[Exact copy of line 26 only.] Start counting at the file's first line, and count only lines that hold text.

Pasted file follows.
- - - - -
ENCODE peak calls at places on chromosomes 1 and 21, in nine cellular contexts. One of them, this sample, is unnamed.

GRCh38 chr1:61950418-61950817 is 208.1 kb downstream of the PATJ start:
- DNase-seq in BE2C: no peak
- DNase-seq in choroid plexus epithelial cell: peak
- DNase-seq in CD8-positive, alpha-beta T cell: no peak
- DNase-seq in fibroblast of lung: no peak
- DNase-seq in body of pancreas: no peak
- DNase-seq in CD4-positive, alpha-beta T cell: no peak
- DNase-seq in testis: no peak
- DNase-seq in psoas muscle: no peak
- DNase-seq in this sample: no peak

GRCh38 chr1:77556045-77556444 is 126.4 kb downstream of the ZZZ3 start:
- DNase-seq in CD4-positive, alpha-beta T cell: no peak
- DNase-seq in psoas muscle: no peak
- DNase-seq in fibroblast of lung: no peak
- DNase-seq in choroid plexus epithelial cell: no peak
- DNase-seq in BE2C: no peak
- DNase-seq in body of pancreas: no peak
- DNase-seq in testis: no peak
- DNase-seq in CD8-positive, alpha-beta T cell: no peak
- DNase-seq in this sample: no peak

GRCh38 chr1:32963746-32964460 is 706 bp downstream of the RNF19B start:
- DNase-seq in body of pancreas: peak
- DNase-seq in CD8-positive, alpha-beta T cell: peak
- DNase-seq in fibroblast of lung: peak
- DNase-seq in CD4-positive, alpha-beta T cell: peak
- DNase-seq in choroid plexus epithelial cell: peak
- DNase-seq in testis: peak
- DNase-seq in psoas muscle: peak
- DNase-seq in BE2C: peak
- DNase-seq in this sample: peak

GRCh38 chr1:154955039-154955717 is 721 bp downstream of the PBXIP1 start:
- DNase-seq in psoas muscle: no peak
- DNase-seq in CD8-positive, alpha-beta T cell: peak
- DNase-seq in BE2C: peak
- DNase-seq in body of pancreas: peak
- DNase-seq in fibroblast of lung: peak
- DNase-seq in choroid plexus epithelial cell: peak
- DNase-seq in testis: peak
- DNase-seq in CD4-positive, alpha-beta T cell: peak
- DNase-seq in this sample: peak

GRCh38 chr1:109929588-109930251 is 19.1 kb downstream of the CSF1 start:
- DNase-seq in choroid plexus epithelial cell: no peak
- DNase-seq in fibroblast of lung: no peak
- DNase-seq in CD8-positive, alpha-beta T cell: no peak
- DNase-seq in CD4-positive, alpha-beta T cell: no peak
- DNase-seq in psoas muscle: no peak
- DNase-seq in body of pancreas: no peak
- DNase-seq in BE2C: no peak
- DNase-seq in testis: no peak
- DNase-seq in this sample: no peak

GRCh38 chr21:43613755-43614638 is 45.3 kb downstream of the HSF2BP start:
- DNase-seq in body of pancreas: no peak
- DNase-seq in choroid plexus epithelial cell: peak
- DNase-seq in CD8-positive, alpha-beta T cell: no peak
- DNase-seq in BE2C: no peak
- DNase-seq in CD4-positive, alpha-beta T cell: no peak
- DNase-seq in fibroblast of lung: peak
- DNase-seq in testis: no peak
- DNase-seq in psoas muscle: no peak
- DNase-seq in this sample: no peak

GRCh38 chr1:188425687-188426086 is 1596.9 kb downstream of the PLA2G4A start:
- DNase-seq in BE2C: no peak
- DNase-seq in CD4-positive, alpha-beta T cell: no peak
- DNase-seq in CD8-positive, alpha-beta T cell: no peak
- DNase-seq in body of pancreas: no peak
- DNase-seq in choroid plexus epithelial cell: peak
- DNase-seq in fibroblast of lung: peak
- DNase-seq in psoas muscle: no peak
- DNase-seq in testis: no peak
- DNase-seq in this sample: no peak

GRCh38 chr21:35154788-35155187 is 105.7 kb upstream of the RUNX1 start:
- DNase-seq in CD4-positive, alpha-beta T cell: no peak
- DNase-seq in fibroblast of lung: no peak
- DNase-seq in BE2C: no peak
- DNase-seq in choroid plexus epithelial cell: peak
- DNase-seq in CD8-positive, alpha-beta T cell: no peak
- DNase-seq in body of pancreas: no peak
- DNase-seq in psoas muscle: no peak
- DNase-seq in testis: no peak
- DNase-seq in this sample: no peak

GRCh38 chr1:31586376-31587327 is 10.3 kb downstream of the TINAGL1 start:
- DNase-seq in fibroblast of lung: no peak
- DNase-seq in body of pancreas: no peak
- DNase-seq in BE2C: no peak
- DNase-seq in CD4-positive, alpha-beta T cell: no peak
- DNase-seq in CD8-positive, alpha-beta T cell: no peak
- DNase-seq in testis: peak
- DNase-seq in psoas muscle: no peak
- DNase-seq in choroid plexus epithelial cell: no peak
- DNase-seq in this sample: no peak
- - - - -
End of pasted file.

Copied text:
- DNase-seq in CD4-positive, alpha-beta T cell: peak